Wednesday, June 28, 2017

Worth a Visit

The Stranger in the Woods: The Extraordinary Story of the Last True HermitThe Stranger in the Woods: The Extraordinary Story of the Last True Hermit by Michael Finkel
My rating: 4 of 5 stars

The author shares his fascination with the story of Christopher Knight, who disappeared into the Maine woods in 1978 and was discovered 27 years later as the mysterious thief who'd become legendary in the local lake town. What makes a person withdraw from society? How does a thief not get caught for 27 years? These are the central questions driving the story, backed up by credible interviews and research.

Finkel calls Knight "the last true hermit" because all those years Knight had no intended interaction with another human being. Many disagree with Finkel's definition. Traditionally a hermit's withdrawn from society for spiritual reasons. In modern times, it can be a matter of philosophy or politics, too. A true hermit lives in seclusion, not isolation. Knight describes his walking into the woods as more of a whim, though it's obvious it was a compulsion. And it's hard to believe that he didn't pick his only ever job—working on home security alarms—with thieving in mind. Knight's certainly a recluse, but to call him a hermit is to reduce the stature of every non-thieving hermit in history. It's no wonder the unofficial arbiter of modern hermits, the Hermitary, refuses Knight membership.

Knight admits it is wrong to steal, but he did it; despite having made ingenious solutions to surviving Maine winters, he developed his skills in skulking and thieving instead of self-support. The residents of that Maine lake town seem to mostly hate or admire him; the break-ins, while Knight made sure to attack only empty houses, were frequent and some residents lived in fear while others left offerings of books and candy over the years.

It is indeed fascinating to read all about it and decide if you'd call him a nuisance, a bogeyman, a freak, or a lost soul. But not a hermit.

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Light Romance reading

A Stardance Summer (Eternity Springs, #13)A Stardance Summer by Emily March
My rating: 3 of 5 stars

Emily March's books are my guilty pleasure. There's unashamed romance and hope in every one, and Stardance Summer ticks all the boxes once more. The Eternity Springs series in particular honors those who have transformed the trauma in their lives into compassion, hope, and renewed commitment to love--not only romantic love, but love for self and community. The romance is between Brick Callahan, who's got a great thing going on with glamping, and Lili Howe, who had a childhood crush on him that's never gone away. Lili went into accounting to please her parents, and her heart has never been in it. When she has a crisis at work and her parents are unsupportive, she impulsively runs away. She buys a trailer, joins her landlady's glamping club, and ends up in Eternity Springs at Brick's campground. Growing and learning ensue, and plenty of romance and frustration, too.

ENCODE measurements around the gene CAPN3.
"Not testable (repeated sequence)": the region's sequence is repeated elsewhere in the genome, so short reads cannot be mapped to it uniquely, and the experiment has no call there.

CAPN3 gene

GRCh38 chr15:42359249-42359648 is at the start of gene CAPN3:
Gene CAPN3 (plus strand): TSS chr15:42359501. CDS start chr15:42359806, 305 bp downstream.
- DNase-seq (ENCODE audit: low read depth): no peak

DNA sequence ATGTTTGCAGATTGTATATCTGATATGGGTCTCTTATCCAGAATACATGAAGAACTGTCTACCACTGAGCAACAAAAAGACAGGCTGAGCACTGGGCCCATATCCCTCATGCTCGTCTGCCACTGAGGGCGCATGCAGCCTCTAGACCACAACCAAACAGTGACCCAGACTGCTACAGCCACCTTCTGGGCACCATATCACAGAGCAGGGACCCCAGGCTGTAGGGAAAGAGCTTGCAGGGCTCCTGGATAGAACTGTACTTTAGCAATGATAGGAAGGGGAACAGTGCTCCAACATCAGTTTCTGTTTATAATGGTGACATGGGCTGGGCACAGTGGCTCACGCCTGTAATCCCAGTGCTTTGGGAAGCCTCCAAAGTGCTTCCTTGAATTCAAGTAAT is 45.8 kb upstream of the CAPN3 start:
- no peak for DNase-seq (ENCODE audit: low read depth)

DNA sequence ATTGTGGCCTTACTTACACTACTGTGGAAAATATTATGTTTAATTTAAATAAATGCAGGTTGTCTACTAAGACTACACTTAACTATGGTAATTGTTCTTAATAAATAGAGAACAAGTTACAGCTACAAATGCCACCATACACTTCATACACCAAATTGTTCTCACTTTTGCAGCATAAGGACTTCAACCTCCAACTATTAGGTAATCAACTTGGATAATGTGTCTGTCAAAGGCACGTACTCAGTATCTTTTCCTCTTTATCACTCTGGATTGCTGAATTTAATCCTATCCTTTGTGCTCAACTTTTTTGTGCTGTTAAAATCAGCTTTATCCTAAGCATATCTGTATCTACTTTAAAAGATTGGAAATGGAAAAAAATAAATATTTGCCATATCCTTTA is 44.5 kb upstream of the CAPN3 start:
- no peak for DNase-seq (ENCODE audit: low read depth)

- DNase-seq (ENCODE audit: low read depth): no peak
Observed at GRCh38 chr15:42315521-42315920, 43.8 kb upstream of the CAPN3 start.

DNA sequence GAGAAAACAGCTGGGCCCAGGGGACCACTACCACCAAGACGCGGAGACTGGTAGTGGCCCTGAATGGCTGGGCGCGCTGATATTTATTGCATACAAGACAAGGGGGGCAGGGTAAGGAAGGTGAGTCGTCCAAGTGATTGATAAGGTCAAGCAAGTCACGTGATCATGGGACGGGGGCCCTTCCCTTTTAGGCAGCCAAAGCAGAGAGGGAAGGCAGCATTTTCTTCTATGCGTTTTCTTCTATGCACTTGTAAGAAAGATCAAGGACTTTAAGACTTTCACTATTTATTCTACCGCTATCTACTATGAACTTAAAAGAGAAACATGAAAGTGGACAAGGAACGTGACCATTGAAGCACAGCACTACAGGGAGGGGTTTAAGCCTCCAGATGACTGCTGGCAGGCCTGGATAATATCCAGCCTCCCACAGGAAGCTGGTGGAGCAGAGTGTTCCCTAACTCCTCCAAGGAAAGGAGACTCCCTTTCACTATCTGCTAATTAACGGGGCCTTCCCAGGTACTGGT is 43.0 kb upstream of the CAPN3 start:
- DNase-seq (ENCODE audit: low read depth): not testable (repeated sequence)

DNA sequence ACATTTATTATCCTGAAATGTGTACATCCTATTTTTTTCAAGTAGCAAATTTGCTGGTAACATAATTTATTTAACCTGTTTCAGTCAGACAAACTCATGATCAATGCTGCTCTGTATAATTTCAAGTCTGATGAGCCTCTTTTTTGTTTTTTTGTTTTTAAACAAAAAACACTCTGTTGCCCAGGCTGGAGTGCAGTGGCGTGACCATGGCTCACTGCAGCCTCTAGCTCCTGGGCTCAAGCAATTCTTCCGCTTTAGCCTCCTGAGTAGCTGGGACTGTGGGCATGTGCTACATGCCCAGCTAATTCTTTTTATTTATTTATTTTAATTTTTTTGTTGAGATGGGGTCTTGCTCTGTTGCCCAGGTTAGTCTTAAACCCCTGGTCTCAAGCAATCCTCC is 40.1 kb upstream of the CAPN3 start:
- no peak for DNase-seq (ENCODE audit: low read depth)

If you like Debbie Macomber, you're sure to like Emily March; this one in particular has a Macomber "Blossom Street" feeling, maybe because it's number 13 in the series. Hope it's good luck, for I'd like there to be more.
I received an early electronic copy from the publisher and Netgalley for review.

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Saturday, June 3, 2017

Midlife in a Mess

City of FriendsCity of Friends by Joanna Trollope
My rating: 3 of 5 stars

I've got a mixed message about Trollope's twentieth novel. I did like it, but as emotionally on point this story about women friends in midlife's varied crises may be, the book itself falls flat. Melissa, Gaby, Stacey, and Beth have been friends since university. They are all extremely successful, Beth in academia and the others in business. Stacey is fired instead of given flex time when her mother is diagnosed with dementia; Gaby can't give her a job because she just hired the wife of the father of Melissa's fifteen-year-old son. Beth's relationship falls apart suddenly, spectacularly. Gaby has two teens and a preteen, plenty of drama in her household as well. The day Stacey is fired, she has a plot-pivotal interaction with an immigrant woman on a park bench, and it's what highlights the sour notes in the novel. Emotionally, the book rings true to upper middle class women dealing with sexism in the workplace, with changing relationships and teenage children and ageing parents, with job loss and stress and various degrees of spousal support; but I can't believe this pivotal interaction took place. That particular plot-working reeks of condescension and perhaps a clumsy attempt at political correctness that succeeds as smugness. (The "secret" is clumsy, too.) Though it's full of Facebook, the attitudes and atmosphere in this novel are firmly in the twentieth century and not the twenty-first. The best women's fiction mimics real life, only better; this is more escapist melodrama, fun but not profound.

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